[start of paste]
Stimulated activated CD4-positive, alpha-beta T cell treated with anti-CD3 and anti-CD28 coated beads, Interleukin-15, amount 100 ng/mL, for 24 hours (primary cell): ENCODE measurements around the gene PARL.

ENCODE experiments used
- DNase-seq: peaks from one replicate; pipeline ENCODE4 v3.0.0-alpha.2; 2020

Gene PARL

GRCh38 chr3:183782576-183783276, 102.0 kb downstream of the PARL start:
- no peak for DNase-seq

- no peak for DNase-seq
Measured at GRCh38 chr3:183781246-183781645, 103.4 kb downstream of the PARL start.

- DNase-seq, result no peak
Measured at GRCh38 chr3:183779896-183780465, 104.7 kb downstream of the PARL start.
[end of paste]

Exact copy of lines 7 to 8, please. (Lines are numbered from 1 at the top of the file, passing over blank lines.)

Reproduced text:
- no peak for DNase-seq
Measured at GRCh38 chr3:183781246-183781645, 103.4 kb downstream of the PARL start.